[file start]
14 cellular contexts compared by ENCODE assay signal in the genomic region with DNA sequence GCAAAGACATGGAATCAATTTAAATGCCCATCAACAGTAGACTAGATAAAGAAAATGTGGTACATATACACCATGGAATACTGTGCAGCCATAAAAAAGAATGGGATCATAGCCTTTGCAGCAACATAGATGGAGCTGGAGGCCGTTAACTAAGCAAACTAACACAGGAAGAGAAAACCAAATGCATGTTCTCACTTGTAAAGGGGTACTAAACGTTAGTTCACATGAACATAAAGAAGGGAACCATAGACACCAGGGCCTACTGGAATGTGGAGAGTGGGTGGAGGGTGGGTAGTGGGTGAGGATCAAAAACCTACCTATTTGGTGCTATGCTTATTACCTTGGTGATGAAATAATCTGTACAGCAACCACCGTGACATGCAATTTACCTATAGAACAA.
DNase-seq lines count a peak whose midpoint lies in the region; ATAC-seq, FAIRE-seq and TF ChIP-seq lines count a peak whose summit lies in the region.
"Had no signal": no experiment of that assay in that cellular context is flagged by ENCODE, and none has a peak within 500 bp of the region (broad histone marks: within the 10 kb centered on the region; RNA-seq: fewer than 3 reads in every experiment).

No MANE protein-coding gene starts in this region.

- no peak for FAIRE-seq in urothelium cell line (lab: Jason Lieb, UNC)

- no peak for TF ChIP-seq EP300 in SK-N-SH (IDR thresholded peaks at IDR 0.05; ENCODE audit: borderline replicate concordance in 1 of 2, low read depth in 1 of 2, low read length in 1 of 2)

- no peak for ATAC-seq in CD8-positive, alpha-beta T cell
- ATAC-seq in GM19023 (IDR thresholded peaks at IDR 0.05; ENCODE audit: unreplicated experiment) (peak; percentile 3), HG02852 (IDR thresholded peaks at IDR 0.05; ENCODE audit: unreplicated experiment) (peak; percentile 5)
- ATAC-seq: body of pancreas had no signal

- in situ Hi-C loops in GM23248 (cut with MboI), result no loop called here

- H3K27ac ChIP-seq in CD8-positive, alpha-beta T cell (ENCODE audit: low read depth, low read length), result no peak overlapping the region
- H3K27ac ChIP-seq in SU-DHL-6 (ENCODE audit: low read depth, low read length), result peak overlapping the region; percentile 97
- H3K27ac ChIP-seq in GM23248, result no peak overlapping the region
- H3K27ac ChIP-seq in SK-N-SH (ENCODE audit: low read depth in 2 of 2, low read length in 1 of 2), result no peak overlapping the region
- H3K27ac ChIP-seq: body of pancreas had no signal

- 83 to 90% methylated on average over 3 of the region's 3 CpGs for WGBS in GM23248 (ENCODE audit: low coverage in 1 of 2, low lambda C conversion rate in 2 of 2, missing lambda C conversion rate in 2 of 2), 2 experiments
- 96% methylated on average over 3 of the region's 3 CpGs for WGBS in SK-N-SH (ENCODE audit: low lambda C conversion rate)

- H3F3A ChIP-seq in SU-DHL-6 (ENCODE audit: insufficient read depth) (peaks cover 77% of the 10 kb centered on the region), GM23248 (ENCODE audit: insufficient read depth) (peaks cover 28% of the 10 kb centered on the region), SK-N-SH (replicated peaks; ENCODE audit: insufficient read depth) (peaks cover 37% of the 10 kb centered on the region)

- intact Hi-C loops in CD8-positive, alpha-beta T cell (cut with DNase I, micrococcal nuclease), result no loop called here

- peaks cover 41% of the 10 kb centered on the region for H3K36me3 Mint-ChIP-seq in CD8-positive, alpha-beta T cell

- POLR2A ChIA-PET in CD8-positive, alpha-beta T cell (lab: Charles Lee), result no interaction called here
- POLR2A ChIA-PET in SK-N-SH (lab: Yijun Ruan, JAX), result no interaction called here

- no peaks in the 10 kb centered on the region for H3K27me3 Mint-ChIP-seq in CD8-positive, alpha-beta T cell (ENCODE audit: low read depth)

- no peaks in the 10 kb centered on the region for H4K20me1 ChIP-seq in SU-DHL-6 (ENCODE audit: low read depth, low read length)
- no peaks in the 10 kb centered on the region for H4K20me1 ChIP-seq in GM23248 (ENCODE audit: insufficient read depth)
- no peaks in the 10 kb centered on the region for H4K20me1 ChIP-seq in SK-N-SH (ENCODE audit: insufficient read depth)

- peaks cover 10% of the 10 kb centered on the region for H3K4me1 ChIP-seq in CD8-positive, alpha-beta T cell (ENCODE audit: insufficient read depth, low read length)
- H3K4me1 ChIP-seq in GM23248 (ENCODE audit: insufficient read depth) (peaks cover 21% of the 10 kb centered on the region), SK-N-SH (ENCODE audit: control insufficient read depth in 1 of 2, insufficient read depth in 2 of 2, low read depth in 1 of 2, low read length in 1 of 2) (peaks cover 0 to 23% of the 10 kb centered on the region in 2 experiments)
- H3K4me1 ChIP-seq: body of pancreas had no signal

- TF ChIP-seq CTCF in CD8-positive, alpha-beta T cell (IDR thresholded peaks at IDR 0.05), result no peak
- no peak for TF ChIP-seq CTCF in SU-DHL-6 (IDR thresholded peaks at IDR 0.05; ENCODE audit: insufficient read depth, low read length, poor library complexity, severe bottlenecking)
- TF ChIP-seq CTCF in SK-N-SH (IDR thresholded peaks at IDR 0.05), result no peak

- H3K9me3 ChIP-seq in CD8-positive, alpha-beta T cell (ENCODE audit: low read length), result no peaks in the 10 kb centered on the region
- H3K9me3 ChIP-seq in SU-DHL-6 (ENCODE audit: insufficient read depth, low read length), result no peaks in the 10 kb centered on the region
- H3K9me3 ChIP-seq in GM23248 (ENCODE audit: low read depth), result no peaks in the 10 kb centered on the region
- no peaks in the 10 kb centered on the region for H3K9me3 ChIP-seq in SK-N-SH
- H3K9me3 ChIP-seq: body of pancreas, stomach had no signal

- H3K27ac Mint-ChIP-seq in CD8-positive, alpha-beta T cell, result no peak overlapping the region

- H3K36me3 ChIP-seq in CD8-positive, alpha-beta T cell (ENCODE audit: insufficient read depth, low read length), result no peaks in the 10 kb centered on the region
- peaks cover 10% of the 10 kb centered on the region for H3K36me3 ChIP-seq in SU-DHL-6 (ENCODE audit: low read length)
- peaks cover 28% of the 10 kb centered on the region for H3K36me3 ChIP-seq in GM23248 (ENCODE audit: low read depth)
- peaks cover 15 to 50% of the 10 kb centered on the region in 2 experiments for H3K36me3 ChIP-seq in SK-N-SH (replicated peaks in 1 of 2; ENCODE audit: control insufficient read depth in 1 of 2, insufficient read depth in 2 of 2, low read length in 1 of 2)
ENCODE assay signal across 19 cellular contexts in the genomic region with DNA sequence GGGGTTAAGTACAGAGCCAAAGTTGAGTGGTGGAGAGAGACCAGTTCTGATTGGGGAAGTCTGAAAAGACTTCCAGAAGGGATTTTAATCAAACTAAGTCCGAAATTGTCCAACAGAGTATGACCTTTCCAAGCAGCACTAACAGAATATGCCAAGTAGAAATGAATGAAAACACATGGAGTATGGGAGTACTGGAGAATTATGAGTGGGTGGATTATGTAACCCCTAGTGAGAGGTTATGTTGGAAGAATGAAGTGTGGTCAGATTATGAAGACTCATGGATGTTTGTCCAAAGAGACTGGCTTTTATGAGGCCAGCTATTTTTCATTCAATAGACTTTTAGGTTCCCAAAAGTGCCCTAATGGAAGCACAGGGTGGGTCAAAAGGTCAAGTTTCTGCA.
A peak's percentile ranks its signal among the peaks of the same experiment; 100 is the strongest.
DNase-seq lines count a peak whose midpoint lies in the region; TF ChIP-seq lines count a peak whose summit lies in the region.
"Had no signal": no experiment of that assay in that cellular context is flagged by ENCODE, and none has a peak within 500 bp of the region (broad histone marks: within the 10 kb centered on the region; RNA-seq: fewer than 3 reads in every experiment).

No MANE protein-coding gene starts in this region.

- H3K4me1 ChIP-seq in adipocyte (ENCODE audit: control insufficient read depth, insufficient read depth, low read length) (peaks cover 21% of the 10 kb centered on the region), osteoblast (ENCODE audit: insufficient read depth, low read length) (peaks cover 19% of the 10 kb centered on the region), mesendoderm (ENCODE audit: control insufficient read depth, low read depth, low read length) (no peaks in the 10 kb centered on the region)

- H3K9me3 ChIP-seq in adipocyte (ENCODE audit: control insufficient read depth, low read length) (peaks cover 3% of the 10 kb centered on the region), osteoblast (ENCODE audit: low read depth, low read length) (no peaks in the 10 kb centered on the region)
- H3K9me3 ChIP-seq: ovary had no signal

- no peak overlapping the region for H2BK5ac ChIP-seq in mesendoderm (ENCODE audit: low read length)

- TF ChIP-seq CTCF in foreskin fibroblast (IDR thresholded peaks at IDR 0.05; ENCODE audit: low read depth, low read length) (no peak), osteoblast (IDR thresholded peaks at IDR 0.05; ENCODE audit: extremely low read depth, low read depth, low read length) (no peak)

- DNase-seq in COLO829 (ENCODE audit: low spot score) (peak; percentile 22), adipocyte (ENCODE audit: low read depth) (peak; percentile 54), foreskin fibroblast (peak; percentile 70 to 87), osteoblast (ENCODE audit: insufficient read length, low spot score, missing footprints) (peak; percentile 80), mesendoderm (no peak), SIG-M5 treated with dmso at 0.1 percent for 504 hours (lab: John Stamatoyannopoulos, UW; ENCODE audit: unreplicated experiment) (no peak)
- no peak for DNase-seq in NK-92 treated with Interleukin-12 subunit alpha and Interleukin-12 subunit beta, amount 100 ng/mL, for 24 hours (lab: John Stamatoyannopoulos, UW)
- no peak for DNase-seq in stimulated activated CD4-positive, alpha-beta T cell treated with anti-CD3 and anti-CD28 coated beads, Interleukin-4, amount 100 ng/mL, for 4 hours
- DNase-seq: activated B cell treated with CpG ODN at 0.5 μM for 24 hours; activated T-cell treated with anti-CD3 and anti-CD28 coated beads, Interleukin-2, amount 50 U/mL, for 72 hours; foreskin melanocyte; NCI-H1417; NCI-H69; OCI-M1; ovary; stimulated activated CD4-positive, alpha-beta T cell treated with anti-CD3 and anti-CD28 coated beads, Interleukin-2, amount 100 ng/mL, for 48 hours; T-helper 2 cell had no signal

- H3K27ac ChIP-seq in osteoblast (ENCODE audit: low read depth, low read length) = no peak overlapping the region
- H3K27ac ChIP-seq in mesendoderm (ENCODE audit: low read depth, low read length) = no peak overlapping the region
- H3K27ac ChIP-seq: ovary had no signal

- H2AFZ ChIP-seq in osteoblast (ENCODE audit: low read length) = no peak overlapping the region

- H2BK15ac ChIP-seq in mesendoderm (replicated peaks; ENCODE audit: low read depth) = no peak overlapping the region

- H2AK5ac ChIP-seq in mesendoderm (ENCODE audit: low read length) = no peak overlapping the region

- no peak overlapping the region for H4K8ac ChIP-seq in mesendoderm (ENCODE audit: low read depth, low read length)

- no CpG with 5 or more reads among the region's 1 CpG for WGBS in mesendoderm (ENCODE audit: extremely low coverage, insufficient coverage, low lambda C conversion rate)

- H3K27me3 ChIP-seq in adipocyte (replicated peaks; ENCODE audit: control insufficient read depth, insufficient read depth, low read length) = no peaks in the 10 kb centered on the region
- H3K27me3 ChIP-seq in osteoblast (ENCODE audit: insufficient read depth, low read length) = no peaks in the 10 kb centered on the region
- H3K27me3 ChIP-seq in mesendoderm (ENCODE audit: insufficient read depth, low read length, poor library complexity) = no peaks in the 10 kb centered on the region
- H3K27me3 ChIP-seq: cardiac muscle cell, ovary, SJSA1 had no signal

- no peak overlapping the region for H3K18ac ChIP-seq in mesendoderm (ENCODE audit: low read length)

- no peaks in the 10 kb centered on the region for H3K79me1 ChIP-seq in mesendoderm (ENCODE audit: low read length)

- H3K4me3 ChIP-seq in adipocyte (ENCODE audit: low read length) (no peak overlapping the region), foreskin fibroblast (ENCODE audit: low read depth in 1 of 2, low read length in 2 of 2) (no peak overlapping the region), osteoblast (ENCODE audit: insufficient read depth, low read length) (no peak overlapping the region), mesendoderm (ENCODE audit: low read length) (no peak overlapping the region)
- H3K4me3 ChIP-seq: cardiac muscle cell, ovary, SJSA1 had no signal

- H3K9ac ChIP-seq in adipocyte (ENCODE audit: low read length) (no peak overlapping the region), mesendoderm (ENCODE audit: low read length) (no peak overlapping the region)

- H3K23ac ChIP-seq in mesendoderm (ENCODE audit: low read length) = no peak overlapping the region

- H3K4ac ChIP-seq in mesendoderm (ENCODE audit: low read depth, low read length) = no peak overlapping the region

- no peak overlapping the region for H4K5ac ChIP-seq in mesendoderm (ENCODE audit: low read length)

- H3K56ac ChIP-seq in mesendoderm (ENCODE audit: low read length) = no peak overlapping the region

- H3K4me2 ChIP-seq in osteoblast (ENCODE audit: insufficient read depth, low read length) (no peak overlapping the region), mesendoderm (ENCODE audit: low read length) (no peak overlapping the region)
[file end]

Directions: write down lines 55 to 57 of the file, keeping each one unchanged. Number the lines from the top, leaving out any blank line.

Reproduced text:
- no peak for DNase-seq in stimulated activated CD4-positive, alpha-beta T cell treated with anti-CD3 and anti-CD28 coated beads, Interleukin-4, amount 100 ng/mL, for 4 hours
- DNase-seq: activated B cell treated with CpG ODN at 0.5 μM for 24 hours; activated T-cell treated with anti-CD3 and anti-CD28 coated beads, Interleukin-2, amount 50 U/mL, for 72 hours; foreskin melanocyte; NCI-H1417; NCI-H69; OCI-M1; ovary; stimulated activated CD4-positive, alpha-beta T cell treated with anti-CD3 and anti-CD28 coated beads, Interleukin-2, amount 100 ng/mL, for 48 hours; T-helper 2 cell had no signal

- H3K27ac ChIP-seq in osteoblast (ENCODE audit: low read depth, low read length) = no peak overlapping the region